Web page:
|Publication number||US4122876 A|
|Application number||US 05/838,311|
|Publication date||Oct 31, 1978|
|Filing date||Sep 30, 1977|
|Priority date||Sep 30, 1977|
|Publication number||05838311, 838311, US 4122876 A, US 4122876A, US-A-4122876, US4122876 A, US4122876A|
|Inventors||John C. Nalbach|
|Original Assignee||John R. Nalbach Engineering Co., Inc.|
|Export Citation||BiBTeX, EndNote, RefMan|
|Patent Citations (2), Referenced by (22), Classifications (9)|
|External Links: USPTO, USPTO Assignment, Espacenet|
Apparatus for filling open ended containers with free flowing powdered or granular materials is well known. The powdered or granular materials include a broad range of food products, including milk products, condiments, tea, sugar, salt, cocoa, rice, seeds, chopped vegetables as well as chemicals including cleansers, detergents, insecticides, lyes, crystals and the like. An apparatus of this general type is disclosed in U.S. Pat. No. 3,967,659 issued to John R. Nalback Engineering Co., Inc. and in U.S. Pat. No. 3,967,662 issued to John R. Nalbach Engineering Co. Inc. Apparatus of this type has found wide acceptance in the food industry, chemical industry, and cosmetic industry for packing all manner of divided material in powdered or granular form.
Older devices of this general type employ starwheels in the operation of the apparatus. These starwheels operate in a satisfactory manner for one particular size container. If a different size container is desired to be used, a filler disc which meets with the starwheel must be changed in order to fill cans having a different size or volume. When this filler disc is changed a smaller size container can be accommodated in the machine. However the center-to-center distances between each of the filling apertures in the filler discs remain the same, thus necessitating that the same number of cans be fed through the machine regardless of can size. This renders the machine inefficient for use over a wide variety of ranges of container sizes since it is desired that the machine fill an optimum number of cans regardless of can size for each unit of time for which the machine is operating.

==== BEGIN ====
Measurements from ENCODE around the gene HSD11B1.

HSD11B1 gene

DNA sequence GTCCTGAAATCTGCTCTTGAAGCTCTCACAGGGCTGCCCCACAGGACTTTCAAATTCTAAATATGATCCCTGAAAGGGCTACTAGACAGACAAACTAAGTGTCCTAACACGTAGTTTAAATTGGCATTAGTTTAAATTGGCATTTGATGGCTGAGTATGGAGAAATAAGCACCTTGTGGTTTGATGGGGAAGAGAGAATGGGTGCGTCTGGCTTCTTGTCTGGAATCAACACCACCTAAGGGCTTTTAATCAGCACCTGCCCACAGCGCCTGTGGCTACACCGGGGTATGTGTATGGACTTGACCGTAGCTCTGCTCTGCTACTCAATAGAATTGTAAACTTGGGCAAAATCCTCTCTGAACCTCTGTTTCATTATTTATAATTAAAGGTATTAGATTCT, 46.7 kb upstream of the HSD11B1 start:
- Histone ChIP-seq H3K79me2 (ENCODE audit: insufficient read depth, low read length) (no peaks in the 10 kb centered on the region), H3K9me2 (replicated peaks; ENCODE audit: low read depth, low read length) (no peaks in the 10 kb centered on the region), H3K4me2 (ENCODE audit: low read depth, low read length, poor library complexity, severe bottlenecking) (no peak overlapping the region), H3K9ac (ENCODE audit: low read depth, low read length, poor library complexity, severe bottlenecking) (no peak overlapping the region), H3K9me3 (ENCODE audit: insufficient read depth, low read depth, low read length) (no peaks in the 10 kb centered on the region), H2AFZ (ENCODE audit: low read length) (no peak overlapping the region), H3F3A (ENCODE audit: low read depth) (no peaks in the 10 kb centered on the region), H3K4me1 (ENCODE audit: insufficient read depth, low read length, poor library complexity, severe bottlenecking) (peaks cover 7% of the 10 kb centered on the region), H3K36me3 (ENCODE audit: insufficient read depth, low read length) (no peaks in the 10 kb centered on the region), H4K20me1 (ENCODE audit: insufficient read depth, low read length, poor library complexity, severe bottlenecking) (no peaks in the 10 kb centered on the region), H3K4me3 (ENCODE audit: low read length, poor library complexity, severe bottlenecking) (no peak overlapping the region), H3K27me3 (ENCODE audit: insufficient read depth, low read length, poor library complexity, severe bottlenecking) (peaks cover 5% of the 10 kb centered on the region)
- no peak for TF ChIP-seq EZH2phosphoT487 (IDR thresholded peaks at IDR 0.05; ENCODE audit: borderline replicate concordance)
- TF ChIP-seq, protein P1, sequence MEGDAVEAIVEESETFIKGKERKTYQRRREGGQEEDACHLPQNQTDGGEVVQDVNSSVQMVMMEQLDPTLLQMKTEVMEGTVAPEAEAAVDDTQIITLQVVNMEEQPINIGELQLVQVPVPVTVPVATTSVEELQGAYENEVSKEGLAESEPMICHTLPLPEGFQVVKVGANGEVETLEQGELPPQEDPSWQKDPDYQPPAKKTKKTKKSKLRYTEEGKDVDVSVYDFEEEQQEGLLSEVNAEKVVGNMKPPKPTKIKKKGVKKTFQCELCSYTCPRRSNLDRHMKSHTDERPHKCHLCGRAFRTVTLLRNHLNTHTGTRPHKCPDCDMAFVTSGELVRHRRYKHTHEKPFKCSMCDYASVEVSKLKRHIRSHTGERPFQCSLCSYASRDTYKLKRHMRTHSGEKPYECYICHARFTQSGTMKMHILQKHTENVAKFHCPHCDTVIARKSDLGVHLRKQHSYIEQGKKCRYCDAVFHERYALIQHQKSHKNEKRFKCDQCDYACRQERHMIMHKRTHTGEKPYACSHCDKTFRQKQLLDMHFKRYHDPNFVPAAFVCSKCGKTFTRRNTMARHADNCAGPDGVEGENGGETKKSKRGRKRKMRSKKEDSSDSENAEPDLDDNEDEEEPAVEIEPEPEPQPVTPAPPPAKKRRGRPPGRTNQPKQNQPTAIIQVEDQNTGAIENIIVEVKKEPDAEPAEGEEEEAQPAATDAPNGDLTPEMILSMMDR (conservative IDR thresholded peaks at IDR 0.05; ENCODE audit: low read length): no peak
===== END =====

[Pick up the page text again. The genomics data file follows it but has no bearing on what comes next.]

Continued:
It is desirable to have a machine which would provide optimum filling rates for a variety of dissimilar container sizes. The machine would thus eliminate the need for starwheels and provide for easy cleaning.
The present invention relates to an improved construction for an apparatus used in filling like containers with a like measured amount of powdered, granular or discrete material. The apparatus includes a base with a drive mounted in its lower portion. A feed system is also mounted on the base. The base also has mounted thereon a jack having fixed and movable portions and a removable rotary dispenser drivingly connected to the drive. The removable rotary dispenser includes a plurality of measuring flasks connected to a rotatable disc. A material reservoir is mounted in engagement with the removable rotary dispenser. The material reservoir includes a wall section of a tank, the bottom section of which is completed by a portion of the removable rotary dispenser. The material reservoir is movable in a vertical direction with the movable portion of the jack to allow the removable rotary dispenser to be quickly and easily changed. The measuring flasks are arranged in a circle. The circle has its center positioned concentric with a center of an axis of rotation of the removable rotary dispenser.
A ring wheel has a plurality of container pockets defined by a plurality of regularly spaced fins. Each of the container pockets is positioned adjacent a filler tube for reception of a measuring flask. The container pockets move at the same velocity as the container flasks to maintain the container pockets in registry with respective flasks for carrying containers positioned in the pockets.